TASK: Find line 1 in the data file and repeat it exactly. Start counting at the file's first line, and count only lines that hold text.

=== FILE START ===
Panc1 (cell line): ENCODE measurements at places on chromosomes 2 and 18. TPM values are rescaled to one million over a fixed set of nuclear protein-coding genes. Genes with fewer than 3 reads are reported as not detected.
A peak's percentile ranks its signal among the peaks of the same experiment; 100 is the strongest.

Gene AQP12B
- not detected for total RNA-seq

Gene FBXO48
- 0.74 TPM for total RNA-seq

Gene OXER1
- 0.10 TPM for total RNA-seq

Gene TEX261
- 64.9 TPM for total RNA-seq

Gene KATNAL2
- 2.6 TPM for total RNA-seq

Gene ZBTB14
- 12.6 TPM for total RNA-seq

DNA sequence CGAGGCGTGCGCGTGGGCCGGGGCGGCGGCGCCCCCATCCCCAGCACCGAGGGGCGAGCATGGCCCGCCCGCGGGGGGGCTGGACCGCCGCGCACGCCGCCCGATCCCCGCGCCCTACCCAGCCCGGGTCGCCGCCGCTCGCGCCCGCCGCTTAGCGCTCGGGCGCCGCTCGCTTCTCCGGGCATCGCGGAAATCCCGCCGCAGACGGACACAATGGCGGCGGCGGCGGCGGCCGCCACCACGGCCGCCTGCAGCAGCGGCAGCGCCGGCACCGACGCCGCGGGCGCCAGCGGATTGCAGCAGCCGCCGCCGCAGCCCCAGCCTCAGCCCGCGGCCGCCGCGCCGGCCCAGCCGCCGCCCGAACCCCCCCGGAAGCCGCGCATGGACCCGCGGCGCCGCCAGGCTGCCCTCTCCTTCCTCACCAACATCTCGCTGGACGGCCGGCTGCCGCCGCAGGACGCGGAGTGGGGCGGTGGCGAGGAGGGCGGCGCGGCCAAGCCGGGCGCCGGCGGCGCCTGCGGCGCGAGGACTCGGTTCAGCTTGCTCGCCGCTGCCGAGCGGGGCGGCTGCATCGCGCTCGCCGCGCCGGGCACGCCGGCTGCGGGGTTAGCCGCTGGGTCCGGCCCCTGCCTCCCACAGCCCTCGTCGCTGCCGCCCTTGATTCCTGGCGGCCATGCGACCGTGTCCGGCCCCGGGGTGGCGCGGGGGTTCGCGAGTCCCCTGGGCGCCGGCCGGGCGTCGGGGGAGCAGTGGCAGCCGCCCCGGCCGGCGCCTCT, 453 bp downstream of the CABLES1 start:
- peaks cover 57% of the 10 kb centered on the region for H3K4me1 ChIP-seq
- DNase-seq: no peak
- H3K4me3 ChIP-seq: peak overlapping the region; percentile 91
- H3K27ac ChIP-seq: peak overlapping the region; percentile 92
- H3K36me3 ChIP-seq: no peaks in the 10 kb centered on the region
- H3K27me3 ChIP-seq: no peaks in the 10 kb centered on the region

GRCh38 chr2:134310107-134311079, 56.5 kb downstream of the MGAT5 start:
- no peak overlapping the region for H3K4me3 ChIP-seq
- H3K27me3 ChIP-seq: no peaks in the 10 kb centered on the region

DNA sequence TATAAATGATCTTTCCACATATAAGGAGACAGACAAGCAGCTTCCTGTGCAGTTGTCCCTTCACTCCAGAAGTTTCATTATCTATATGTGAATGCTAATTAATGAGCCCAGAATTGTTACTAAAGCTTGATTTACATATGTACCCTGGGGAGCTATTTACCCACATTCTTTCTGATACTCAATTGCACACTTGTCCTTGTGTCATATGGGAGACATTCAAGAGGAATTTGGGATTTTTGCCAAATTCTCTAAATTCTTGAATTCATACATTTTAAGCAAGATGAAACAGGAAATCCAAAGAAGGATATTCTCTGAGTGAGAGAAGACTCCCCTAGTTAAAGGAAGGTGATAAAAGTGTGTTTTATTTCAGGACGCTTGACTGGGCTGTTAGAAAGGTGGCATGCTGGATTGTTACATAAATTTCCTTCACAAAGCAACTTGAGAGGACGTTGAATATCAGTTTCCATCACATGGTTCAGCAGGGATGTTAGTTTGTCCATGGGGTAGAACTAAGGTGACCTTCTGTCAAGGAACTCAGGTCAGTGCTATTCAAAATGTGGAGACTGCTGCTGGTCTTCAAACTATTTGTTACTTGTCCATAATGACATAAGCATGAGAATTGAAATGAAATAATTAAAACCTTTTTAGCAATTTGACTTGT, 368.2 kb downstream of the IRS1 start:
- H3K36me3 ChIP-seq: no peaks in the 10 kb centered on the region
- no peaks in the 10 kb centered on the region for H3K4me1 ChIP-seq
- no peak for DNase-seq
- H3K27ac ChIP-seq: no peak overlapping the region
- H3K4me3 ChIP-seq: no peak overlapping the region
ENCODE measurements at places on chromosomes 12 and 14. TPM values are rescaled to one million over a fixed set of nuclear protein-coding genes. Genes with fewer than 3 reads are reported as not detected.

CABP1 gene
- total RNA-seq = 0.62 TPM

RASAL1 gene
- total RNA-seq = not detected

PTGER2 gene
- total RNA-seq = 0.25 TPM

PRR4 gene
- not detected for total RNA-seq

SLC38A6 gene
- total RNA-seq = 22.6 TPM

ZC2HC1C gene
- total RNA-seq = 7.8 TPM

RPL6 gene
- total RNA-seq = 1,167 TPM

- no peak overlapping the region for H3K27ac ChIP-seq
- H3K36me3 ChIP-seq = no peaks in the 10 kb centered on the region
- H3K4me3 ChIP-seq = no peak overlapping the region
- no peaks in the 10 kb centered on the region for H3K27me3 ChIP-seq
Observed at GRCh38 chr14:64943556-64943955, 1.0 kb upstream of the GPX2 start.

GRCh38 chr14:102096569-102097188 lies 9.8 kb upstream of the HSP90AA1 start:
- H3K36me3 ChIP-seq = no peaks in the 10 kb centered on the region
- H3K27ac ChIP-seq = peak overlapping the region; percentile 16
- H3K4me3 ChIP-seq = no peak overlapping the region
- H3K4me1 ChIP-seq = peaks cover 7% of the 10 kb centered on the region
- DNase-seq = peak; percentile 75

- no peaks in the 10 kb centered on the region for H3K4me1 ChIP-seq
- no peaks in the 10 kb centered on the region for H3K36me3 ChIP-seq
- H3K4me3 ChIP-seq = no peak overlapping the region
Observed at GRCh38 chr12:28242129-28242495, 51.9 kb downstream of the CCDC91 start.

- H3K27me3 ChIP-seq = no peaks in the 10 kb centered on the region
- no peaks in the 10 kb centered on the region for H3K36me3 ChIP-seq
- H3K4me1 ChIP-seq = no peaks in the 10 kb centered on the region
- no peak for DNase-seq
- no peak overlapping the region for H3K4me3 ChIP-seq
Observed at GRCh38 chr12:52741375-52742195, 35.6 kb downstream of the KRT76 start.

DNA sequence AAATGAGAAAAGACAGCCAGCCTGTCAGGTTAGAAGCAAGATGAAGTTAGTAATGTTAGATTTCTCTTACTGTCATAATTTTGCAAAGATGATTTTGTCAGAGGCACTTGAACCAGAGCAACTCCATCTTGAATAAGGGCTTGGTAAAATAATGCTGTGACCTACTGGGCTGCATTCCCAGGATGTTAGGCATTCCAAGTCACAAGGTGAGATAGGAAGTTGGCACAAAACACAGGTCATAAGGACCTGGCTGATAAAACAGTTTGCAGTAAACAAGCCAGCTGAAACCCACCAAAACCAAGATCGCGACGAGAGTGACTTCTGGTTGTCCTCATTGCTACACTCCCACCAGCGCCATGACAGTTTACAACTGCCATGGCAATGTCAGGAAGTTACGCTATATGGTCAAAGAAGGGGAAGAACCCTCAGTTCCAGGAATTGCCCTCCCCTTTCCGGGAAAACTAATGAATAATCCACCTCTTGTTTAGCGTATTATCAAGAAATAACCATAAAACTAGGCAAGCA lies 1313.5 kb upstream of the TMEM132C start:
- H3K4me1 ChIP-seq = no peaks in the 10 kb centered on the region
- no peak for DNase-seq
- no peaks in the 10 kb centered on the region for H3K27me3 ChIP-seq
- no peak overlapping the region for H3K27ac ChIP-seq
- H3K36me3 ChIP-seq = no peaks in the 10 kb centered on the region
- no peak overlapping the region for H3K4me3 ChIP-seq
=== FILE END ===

Panc1 (cell line): ENCODE measurements at places on chromosomes 2 and 18. TPM values are rescaled to one million over a fixed set of nuclear protein-coding genes. Genes with fewer than 3 reads are reported as not detected.